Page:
06.01, 07.01, 15.31, 16.17, 17.31, 18.13, 19.01, 19.31

06.01, 07.01, 08.58, 12.31,16.17, 17.31, 19.01

The following Paris–London services were also axed:

07.13, 08.43, 16.13, 17.13, 18.13, 19.13, 20.13, 21.13

07.13, 11.13, 15.13, 18.13, 21.13

Some services from London to Lille, Brussels, Rotterdam and Amsterdam were cut as were a handful of trains from Amsterdam, Rotterdam, Brussels and Lillie to London. See the full list.

Eurostar advises passengers that if their train is not listed as cancelled, it is scheduled to run as normal.

It adds that if further timetable changes can’t be avoided on 8 March, it will update the page and contact affected customers directly. Further details will be provided if other dates are affected by the strike.

Some services were closed for sale until the full effects were known.

More on Travel

What can passengers do if their Eurostar train is cancelled?

Travellers whose Eurostar train is cancelled can:

  • Exchange their booking for free to travel at a different time or date in the same travel class OR 
  • Cancel their booking and claim a Eurostar e-voucher valid for 12 months OR 
  • Cancel their booking and claim a refund from where they originally bought the ticket; if the ticket was bought directly from Eurostar, the claim will be processed in 28 days 

How are ferry services affected?

National federations of port and dock workers called for strikes in France.

Ferry services are affected on both days of the strike, with sailings delayed by up to 65 minutes on 7 March.

P&O Ferries advised passengers to travel on another date while Brittany Ferries cancelled ferries connecting Portsmouth to Le Havre, Caen and Saint-Malo.

Around 900 passengers were hit by the cancellations of Brittany Ferries services on both vehicle and freight ferries.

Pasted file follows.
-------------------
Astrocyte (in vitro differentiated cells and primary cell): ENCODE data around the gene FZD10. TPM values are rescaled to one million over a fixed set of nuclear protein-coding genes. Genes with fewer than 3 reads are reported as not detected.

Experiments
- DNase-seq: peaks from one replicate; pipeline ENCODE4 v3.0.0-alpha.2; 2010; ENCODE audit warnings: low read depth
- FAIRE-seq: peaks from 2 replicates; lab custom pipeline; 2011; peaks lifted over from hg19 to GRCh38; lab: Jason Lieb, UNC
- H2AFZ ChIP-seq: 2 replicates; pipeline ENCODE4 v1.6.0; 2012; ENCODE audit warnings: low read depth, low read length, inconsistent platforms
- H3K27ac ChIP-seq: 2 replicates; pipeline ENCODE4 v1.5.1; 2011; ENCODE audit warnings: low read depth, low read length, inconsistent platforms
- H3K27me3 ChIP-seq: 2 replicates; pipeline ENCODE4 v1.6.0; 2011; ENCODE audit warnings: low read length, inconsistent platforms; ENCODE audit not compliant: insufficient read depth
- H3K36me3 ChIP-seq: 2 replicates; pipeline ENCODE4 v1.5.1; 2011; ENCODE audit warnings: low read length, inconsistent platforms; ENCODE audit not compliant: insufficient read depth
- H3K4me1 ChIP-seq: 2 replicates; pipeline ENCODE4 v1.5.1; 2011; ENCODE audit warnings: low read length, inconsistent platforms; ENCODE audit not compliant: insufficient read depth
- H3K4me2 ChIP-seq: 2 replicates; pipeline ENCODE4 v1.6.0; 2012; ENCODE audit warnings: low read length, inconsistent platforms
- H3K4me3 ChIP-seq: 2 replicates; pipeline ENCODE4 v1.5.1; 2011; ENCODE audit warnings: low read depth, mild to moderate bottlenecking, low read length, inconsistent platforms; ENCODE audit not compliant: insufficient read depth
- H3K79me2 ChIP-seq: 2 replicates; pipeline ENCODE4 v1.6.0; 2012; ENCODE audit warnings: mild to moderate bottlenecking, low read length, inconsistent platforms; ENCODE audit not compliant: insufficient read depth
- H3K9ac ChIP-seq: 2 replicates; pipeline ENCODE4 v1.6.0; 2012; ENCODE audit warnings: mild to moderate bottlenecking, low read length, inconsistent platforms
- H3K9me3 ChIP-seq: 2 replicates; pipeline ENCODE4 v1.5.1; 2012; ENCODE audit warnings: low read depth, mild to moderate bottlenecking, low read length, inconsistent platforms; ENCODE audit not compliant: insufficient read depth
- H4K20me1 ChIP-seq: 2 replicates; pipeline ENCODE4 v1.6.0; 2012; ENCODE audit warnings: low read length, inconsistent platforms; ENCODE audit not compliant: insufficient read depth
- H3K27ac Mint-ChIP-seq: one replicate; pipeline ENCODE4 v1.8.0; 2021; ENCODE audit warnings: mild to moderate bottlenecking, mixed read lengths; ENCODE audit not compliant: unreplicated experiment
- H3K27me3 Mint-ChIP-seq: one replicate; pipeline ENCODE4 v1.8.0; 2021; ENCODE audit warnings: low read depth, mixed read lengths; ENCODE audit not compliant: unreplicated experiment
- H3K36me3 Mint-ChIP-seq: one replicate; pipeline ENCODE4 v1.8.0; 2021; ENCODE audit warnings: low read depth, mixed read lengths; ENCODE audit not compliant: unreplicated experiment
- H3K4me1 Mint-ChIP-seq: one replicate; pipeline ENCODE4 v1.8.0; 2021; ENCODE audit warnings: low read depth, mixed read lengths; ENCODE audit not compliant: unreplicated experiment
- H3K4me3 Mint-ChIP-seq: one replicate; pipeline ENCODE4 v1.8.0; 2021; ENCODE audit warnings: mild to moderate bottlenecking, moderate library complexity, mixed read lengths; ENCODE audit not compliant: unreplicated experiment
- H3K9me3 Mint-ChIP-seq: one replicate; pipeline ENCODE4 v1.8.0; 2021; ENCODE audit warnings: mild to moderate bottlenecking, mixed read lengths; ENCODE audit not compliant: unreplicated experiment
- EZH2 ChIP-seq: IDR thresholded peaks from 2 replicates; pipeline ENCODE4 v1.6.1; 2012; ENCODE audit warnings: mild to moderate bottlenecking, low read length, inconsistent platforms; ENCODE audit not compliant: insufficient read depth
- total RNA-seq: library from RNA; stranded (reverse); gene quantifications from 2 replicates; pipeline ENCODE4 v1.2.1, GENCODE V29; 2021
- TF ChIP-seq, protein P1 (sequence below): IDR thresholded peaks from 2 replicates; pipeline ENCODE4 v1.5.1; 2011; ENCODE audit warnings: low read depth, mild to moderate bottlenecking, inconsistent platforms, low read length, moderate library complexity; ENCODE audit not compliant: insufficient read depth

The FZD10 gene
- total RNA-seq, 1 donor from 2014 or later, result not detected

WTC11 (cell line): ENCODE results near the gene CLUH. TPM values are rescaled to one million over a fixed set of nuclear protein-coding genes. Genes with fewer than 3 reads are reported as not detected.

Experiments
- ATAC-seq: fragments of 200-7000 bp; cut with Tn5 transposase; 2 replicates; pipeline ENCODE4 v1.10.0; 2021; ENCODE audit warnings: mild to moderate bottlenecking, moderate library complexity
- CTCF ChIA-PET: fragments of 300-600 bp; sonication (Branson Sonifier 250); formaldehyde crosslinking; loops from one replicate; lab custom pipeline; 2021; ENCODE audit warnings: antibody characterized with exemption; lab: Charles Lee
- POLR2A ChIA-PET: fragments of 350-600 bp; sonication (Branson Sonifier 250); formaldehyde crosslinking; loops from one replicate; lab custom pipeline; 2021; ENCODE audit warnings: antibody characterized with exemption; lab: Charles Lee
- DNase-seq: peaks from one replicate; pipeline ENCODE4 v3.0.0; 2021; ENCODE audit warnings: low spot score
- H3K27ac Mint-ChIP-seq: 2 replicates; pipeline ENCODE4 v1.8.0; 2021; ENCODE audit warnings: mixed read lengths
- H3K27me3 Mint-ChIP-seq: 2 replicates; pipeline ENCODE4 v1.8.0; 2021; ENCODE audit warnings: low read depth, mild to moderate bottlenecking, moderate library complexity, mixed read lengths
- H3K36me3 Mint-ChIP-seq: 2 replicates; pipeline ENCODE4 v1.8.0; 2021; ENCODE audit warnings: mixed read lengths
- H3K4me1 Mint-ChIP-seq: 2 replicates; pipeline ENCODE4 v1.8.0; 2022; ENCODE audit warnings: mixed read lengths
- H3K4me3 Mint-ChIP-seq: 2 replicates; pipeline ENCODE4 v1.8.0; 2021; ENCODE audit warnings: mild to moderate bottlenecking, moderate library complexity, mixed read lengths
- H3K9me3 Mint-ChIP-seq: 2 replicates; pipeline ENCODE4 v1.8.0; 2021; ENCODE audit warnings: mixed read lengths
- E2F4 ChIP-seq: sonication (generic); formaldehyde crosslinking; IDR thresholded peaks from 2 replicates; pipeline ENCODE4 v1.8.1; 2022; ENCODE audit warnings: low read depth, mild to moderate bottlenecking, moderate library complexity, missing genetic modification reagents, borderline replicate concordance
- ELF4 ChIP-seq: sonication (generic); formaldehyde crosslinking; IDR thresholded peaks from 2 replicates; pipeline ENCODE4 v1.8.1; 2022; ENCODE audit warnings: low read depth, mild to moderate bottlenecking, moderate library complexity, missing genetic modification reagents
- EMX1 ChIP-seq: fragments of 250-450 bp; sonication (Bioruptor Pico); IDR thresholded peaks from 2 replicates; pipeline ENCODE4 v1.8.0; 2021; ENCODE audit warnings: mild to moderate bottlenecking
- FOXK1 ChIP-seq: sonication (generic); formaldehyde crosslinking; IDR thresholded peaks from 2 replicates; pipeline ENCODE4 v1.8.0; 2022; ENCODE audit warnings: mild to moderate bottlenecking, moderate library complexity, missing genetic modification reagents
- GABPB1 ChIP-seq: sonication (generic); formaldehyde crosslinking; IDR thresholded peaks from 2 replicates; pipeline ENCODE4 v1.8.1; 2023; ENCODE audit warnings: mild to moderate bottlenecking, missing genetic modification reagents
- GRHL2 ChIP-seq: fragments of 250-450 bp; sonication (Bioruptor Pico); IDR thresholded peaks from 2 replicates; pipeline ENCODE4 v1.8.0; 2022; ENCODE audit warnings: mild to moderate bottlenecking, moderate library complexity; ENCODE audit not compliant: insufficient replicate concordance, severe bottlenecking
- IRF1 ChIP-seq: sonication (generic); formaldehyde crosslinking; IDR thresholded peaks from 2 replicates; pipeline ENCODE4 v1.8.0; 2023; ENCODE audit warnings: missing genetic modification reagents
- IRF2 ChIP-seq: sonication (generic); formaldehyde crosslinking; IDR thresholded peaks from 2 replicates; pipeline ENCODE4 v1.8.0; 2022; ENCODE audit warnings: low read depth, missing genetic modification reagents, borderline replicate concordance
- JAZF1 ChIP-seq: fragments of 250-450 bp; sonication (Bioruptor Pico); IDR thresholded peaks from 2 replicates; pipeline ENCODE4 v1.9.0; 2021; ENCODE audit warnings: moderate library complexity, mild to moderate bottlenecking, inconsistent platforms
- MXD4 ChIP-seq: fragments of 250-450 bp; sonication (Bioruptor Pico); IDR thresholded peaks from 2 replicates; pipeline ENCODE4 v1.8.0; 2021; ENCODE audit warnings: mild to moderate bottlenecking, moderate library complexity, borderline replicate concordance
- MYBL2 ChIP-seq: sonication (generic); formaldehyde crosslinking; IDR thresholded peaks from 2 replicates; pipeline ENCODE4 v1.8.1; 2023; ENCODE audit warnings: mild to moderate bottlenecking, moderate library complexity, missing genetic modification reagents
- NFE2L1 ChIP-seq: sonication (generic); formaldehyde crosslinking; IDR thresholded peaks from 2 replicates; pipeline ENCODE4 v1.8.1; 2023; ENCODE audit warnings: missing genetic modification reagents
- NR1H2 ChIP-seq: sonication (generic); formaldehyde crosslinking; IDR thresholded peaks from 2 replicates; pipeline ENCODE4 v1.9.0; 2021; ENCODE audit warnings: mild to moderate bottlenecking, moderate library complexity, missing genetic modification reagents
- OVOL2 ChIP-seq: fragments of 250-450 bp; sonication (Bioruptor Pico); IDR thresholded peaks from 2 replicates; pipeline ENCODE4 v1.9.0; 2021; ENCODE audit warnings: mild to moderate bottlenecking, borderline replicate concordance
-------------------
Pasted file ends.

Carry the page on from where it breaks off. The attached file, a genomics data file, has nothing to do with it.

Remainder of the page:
Brittany Ferries said it contacted affected customers and offered them a refund. It added that it expected departures to restart on Tuesday evening.

What do the strikes mean for rail travel in France?

Rail traffic was disrupted on all lines operated by SNCF Voyageurs on 7 March as unions of the SNCF, France’s national state-owned rail company, took part in the strike.

The action has been called a “rolling” strike because each evening those taking part in the action will meet up to decide whether they will continue the walk outs locally.

Specific train lines were to be affected as follows:

  • TGVs: One in five trains to run, on average
  • Intercités: No services, except for one Paris–Brive return trip, two Paris–Clermont return trips and a replacement bus for Toulouse–Hendaye traffic
  • Night Intercités: no services Monday–Tuesday and Tuesday–Wednesday nights
  • TER: One in five trains to run on average with TER traffic set to be disrupted in all regions
  • RER A and B, and Lines H, K, U: One train out of three to run
  • RER C and D, and Lines J, L, N, R: One train out of five to run
  • RER E, Line P: One in 10 trains to run
  • Paris Metro line 4: 50 per cent of trains running
  • Paris Metro line: One in three trains during peak times; one in four during off-peak times
  • Other metro lines: running normally, only at peak times
  • Buses: 75 per cent of buses were expected to run, although some lines were set to be closed

Is there disruption on roads?

Yes, several major routes in France were blocked by striking workers on Tuesday.

La Fédération Nationale des Transports et de la Logistique Force Ouvrière-UNCP called on logistics and HGV drivers to take part in the trike action and to stop work from Sunday night at 10pm, with action continuing into 6 and 7 March.

Meanwhile, The Union fédérale route FGTE-CFDT called for strike action on 7 March and “snail operations” or “opérations escargot” were planned. The areas where these operations were set to take place included Hauts-de-France, the Paris region and outskirts of major towns.

By admin